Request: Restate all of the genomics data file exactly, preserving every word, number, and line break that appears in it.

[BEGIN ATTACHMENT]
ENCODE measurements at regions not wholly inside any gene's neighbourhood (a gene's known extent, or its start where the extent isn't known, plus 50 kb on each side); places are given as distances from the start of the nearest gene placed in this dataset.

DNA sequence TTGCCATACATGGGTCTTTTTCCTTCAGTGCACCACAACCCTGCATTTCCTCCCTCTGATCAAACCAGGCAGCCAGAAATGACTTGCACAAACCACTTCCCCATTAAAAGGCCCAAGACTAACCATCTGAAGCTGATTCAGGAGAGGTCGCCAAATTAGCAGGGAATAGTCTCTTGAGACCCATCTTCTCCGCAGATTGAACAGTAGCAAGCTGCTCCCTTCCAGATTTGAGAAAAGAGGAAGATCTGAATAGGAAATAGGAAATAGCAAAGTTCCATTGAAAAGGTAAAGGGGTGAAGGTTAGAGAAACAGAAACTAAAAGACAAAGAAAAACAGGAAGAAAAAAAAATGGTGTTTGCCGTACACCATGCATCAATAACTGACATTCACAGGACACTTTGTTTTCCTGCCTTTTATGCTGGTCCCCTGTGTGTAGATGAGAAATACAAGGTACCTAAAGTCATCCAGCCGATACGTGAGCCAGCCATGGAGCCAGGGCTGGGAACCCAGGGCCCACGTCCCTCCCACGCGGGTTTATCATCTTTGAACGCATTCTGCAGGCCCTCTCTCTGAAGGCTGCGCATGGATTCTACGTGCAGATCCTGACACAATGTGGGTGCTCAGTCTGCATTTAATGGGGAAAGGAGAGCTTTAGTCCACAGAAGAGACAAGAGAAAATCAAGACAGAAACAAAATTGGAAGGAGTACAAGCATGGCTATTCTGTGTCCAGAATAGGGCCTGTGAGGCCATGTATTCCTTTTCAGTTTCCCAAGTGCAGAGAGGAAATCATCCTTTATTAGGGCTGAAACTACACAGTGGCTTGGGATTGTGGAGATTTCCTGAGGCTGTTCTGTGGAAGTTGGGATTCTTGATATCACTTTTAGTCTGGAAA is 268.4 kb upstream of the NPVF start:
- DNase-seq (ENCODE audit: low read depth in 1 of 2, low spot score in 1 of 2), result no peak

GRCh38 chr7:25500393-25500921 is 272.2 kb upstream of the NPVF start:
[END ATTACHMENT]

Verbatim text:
ENCODE measurements at regions not wholly inside any gene's neighbourhood (a gene's known extent, or its start where the extent isn't known, plus 50 kb on each side); places are given as distances from the start of the nearest gene placed in this dataset.

DNA sequence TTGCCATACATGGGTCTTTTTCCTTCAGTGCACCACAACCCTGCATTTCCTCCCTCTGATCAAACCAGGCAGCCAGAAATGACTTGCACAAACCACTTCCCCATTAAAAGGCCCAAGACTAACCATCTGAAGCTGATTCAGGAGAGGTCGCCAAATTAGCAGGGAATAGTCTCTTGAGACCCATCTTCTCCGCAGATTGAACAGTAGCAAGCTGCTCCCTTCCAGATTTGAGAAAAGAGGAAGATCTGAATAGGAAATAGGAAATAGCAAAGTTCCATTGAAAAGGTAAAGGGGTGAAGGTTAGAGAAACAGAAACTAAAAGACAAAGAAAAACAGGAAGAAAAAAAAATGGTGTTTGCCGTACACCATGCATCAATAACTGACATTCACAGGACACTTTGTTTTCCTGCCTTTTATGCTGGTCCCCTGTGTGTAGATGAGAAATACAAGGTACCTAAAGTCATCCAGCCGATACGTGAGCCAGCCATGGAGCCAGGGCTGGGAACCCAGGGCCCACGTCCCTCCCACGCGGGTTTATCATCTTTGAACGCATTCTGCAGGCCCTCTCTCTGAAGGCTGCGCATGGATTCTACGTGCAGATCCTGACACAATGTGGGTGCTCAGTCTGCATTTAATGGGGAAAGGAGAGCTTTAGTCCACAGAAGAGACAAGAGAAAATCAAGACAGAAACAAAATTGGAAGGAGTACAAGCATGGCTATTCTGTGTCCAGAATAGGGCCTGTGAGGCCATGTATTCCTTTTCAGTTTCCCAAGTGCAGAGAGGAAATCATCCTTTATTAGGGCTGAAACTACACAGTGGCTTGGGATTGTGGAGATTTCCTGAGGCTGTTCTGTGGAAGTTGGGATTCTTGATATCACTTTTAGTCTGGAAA is 268.4 kb upstream of the NPVF start:
- DNase-seq (ENCODE audit: low read depth in 1 of 2, low spot score in 1 of 2), result no peak

GRCh38 chr7:25500393-25500921 is 272.2 kb upstream of the NPVF start: